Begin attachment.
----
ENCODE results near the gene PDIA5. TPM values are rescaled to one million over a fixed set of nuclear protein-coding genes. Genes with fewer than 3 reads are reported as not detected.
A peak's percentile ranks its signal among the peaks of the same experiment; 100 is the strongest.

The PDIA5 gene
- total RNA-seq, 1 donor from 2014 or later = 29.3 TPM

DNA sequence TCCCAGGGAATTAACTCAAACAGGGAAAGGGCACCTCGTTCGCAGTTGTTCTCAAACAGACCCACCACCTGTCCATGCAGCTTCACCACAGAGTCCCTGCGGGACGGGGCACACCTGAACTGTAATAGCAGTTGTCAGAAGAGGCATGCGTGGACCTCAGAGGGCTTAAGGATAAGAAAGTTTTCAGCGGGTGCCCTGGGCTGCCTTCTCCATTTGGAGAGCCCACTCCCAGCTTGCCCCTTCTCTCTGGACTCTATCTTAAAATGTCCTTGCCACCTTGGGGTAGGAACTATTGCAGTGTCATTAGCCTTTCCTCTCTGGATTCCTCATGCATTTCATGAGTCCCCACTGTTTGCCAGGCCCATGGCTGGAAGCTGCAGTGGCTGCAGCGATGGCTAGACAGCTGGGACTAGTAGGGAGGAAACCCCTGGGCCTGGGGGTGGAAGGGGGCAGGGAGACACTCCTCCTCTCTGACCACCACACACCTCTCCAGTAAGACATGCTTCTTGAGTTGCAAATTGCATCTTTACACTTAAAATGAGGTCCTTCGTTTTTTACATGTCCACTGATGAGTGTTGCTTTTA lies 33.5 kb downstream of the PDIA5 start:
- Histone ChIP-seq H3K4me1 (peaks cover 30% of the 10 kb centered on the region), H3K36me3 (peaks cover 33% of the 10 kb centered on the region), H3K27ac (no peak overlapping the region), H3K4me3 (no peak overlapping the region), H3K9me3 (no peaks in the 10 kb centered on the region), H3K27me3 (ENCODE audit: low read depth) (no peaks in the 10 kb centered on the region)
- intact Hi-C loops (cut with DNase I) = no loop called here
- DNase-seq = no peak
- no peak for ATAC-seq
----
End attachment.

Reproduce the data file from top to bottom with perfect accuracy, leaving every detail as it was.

ENCODE results near the gene PDIA5. TPM values are rescaled to one million over a fixed set of nuclear protein-coding genes. Genes with fewer than 3 reads are reported as not detected.
A peak's percentile ranks its signal among the peaks of the same experiment; 100 is the strongest.

The PDIA5 gene
- total RNA-seq, 1 donor from 2014 or later = 29.3 TPM

DNA sequence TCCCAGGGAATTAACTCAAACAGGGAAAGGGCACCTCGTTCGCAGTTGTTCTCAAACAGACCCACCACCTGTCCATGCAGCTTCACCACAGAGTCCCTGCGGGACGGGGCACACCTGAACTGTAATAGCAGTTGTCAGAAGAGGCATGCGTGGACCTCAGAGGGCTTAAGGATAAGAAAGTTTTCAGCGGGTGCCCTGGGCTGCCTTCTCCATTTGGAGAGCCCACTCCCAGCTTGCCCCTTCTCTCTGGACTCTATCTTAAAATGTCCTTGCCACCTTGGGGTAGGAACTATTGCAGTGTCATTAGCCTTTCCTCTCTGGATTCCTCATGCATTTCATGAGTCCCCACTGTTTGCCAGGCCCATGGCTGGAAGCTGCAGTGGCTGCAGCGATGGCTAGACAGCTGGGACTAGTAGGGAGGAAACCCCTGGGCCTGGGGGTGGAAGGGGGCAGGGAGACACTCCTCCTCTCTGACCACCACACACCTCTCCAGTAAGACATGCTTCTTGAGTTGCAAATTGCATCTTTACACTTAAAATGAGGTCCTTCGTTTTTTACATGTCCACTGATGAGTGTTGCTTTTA lies 33.5 kb downstream of the PDIA5 start:
- Histone ChIP-seq H3K4me1 (peaks cover 30% of the 10 kb centered on the region), H3K36me3 (peaks cover 33% of the 10 kb centered on the region), H3K27ac (no peak overlapping the region), H3K4me3 (no peak overlapping the region), H3K9me3 (no peaks in the 10 kb centered on the region), H3K27me3 (ENCODE audit: low read depth) (no peaks in the 10 kb centered on the region)
- intact Hi-C loops (cut with DNase I) = no loop called here
- DNase-seq = no peak
- no peak for ATAC-seq